Chapter 8.0 of the National Energy Board’s May 2016 report on the Trans Mountain Expansion Project contains a lengthy summary of the evidence submitted concerning the environmental behavior of spilled oil and of the Board panel’s conclusions based on what it heard. To properly understand the issues, one should read both that chapter and the verbatim transcript of the verbal testimony and cross-examination that followed it. Trans Mountain’s testimony included some key points that are rarely, if ever, included in press accounts.
- Diluted bitumen and other crude oils and fuel oils with similar physical properties (like heavy crude oil and products like Bunker C fuel oil) are transported throughout the world. The general behavior of these oils is similar with respect to weathering and to spill counter-measures.
- The Joint Review Panel for the Northern Gateway Project found that, although there is some uncertainty regarding the behavior of diluted bitumen spilled in water, the weight of evidence indicated that it is no more likely to sink to the bottom than any other heavier oils with similar physical and chemical properties. “The Panel found that diluted bitumen is unlikely to sink due to natural weathering processes alone, within the timeframe in which initial, on-water response may occur, or in the absence of sediment or other particulate matter interactions.”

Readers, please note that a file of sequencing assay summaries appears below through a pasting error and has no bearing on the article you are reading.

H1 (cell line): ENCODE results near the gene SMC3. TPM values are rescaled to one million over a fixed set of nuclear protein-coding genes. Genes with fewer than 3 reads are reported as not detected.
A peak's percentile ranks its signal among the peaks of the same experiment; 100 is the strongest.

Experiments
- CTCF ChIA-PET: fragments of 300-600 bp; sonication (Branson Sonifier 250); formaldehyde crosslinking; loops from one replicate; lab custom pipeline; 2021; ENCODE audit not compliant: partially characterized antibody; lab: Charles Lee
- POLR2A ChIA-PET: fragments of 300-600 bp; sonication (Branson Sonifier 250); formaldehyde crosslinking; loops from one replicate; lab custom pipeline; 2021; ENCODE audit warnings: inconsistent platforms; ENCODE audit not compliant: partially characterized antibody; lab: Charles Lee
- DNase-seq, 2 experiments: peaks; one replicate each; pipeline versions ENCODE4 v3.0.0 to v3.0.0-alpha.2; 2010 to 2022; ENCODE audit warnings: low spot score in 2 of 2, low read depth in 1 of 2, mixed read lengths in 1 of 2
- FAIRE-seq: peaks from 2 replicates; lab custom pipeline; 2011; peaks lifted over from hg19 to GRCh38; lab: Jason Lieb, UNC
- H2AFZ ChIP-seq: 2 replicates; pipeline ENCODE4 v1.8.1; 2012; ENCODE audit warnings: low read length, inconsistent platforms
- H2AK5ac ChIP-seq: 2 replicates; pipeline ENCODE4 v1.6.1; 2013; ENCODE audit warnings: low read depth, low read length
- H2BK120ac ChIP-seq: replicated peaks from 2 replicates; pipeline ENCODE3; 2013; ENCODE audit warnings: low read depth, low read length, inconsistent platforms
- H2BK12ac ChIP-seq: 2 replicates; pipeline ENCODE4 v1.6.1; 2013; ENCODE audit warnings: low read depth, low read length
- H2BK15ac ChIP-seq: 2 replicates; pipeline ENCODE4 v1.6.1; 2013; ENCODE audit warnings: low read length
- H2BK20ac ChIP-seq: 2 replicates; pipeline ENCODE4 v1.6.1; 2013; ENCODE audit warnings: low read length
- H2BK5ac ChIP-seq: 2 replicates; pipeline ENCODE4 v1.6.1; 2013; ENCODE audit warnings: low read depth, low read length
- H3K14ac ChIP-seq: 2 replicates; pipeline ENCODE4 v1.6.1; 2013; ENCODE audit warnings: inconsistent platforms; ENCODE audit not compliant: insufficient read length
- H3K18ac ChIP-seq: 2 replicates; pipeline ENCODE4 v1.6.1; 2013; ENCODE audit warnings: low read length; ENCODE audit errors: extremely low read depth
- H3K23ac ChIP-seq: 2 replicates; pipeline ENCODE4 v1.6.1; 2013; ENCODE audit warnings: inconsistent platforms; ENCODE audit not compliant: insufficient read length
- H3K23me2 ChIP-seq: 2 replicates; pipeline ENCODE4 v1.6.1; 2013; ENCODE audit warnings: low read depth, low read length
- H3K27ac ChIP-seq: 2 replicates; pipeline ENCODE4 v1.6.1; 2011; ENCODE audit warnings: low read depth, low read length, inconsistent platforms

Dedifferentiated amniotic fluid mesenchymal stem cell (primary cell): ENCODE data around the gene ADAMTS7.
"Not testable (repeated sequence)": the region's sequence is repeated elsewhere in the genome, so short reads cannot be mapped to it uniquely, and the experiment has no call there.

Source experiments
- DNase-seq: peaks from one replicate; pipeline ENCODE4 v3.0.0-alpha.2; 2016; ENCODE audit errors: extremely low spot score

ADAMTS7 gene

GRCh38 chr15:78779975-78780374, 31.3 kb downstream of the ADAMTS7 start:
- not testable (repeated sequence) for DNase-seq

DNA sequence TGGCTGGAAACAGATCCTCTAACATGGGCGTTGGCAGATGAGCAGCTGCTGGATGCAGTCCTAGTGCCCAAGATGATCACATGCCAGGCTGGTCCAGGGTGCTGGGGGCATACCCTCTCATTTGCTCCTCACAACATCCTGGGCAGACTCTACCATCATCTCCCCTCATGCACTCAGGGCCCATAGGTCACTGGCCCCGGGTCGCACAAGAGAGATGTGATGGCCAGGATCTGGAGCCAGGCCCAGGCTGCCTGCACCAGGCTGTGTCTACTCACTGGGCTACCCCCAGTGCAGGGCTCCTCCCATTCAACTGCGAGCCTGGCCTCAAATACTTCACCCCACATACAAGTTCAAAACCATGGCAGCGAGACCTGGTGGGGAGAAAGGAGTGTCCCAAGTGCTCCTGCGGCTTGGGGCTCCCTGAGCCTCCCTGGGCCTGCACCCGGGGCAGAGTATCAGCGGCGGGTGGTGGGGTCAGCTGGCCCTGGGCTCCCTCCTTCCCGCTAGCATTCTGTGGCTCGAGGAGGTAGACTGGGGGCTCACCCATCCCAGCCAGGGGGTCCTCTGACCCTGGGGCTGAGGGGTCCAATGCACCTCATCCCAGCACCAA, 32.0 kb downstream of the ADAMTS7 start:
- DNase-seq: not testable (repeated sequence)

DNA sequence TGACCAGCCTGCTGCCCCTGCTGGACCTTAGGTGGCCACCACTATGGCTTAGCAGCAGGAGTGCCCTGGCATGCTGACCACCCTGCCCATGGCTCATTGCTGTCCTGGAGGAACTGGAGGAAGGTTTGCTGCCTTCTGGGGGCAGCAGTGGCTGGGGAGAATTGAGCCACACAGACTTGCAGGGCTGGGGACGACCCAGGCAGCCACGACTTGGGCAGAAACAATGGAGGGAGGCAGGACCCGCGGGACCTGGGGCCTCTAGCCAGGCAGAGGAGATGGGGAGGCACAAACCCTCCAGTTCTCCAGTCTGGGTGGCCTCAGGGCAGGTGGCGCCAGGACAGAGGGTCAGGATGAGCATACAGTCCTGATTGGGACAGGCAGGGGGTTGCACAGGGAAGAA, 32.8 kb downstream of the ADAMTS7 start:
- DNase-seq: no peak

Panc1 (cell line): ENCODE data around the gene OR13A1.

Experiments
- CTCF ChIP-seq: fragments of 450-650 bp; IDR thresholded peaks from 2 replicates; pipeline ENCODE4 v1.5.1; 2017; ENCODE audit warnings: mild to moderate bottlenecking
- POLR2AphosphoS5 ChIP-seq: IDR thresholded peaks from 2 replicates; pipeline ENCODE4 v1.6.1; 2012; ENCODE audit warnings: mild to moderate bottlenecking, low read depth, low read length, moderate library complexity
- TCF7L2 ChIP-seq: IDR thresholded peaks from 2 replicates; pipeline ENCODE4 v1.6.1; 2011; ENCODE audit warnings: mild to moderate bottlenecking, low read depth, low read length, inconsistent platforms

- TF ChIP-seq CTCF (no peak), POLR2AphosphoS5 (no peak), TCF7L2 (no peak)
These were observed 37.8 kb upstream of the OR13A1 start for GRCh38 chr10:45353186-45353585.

- As determined through the “Gainford Study” conducted by Trans Mountain and the Western Canada Marine Response Corporation (the main regional response organization for dealing with spills on the west coast), emergency response procedures and cleanup techniques for diluted bitumen would be similar to other heavy crude oil products for which emergency responders have developed procedures and techniques to respond to accidental spills.
- The results of the Gainford study are similar to a study conducted by the government of Canada (Environment and Climate Change Canada, Fisheries and Oceans, Canada, and Natural Resources Canada). The Government of Canada study concluded that more research is needed and will be conducted.
- The Canadian Coast Guard said that, as part of the package of World Class Tanker Safety Initiatives, the federal government is examining the characteristics of how various blends of oil react in the marine environment. Scientists from DFO, ECCC and NRCan are conducting this research on how it may affect the sensitivities of the environment, including marine habitats and the fisheries resources they support.